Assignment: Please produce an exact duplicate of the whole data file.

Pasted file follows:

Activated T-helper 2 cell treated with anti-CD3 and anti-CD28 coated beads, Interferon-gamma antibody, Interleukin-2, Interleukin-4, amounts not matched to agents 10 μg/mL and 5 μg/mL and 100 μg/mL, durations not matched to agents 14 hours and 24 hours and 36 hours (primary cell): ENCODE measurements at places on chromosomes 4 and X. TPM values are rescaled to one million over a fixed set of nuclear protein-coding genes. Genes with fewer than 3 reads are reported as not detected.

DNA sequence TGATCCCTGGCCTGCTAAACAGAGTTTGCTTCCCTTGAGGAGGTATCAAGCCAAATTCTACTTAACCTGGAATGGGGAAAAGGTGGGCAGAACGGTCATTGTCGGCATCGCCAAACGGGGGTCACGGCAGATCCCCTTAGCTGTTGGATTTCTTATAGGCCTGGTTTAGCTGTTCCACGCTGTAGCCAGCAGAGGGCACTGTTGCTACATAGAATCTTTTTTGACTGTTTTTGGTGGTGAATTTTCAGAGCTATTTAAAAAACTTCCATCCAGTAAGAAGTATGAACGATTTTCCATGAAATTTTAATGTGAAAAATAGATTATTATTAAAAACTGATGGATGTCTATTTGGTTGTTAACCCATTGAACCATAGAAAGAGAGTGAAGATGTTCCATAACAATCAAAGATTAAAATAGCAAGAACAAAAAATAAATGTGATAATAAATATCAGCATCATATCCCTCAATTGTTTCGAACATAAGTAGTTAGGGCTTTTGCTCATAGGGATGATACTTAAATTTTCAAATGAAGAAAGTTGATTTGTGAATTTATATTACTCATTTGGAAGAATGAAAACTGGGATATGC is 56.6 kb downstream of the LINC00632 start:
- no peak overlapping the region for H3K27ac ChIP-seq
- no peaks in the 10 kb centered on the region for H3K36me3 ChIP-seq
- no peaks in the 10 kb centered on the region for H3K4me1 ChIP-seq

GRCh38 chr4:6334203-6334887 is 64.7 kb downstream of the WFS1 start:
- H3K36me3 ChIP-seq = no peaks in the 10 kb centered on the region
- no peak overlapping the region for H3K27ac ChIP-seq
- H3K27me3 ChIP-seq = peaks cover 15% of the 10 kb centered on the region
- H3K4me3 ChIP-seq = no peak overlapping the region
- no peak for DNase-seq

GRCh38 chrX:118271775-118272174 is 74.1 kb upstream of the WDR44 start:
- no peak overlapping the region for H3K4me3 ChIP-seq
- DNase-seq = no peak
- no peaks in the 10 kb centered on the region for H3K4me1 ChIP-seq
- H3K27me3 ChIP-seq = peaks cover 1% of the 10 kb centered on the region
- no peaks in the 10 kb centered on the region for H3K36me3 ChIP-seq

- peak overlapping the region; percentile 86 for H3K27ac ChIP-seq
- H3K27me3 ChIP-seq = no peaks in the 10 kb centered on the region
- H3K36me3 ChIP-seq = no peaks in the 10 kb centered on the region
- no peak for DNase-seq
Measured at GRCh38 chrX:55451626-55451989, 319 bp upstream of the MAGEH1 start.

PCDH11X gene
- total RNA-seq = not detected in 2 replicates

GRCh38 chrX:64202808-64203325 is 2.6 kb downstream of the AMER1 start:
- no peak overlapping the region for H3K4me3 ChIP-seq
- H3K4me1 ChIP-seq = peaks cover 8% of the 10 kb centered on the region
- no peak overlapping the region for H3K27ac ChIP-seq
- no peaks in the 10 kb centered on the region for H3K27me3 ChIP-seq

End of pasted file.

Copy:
Activated T-helper 2 cell treated with anti-CD3 and anti-CD28 coated beads, Interferon-gamma antibody, Interleukin-2, Interleukin-4, amounts not matched to agents 10 μg/mL and 5 μg/mL and 100 μg/mL, durations not matched to agents 14 hours and 24 hours and 36 hours (primary cell): ENCODE measurements at places on chromosomes 4 and X. TPM values are rescaled to one million over a fixed set of nuclear protein-coding genes. Genes with fewer than 3 reads are reported as not detected.

DNA sequence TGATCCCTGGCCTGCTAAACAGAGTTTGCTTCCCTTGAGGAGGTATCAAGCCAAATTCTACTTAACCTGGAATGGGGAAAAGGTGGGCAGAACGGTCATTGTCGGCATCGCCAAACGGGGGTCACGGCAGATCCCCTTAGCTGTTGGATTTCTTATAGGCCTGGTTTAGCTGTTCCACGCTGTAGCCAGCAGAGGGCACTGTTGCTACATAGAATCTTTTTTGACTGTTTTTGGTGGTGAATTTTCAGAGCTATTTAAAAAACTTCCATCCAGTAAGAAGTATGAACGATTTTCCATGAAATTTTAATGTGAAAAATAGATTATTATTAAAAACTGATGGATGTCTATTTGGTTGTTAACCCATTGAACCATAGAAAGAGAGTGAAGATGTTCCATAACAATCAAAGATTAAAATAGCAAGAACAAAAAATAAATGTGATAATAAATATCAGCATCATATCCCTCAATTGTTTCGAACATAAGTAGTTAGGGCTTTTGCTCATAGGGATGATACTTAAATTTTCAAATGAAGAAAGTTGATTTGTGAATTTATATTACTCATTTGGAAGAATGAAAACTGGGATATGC is 56.6 kb downstream of the LINC00632 start:
- no peak overlapping the region for H3K27ac ChIP-seq
- no peaks in the 10 kb centered on the region for H3K36me3 ChIP-seq
- no peaks in the 10 kb centered on the region for H3K4me1 ChIP-seq

GRCh38 chr4:6334203-6334887 is 64.7 kb downstream of the WFS1 start:
- H3K36me3 ChIP-seq = no peaks in the 10 kb centered on the region
- no peak overlapping the region for H3K27ac ChIP-seq
- H3K27me3 ChIP-seq = peaks cover 15% of the 10 kb centered on the region
- H3K4me3 ChIP-seq = no peak overlapping the region
- no peak for DNase-seq

GRCh38 chrX:118271775-118272174 is 74.1 kb upstream of the WDR44 start:
- no peak overlapping the region for H3K4me3 ChIP-seq
- DNase-seq = no peak
- no peaks in the 10 kb centered on the region for H3K4me1 ChIP-seq
- H3K27me3 ChIP-seq = peaks cover 1% of the 10 kb centered on the region
- no peaks in the 10 kb centered on the region for H3K36me3 ChIP-seq

- peak overlapping the region; percentile 86 for H3K27ac ChIP-seq
- H3K27me3 ChIP-seq = no peaks in the 10 kb centered on the region
- H3K36me3 ChIP-seq = no peaks in the 10 kb centered on the region
- no peak for DNase-seq
Measured at GRCh38 chrX:55451626-55451989, 319 bp upstream of the MAGEH1 start.

PCDH11X gene
- total RNA-seq = not detected in 2 replicates

GRCh38 chrX:64202808-64203325 is 2.6 kb downstream of the AMER1 start:
- no peak overlapping the region for H3K4me3 ChIP-seq
- H3K4me1 ChIP-seq = peaks cover 8% of the 10 kb centered on the region
- no peak overlapping the region for H3K27ac ChIP-seq
- no peaks in the 10 kb centered on the region for H3K27me3 ChIP-seq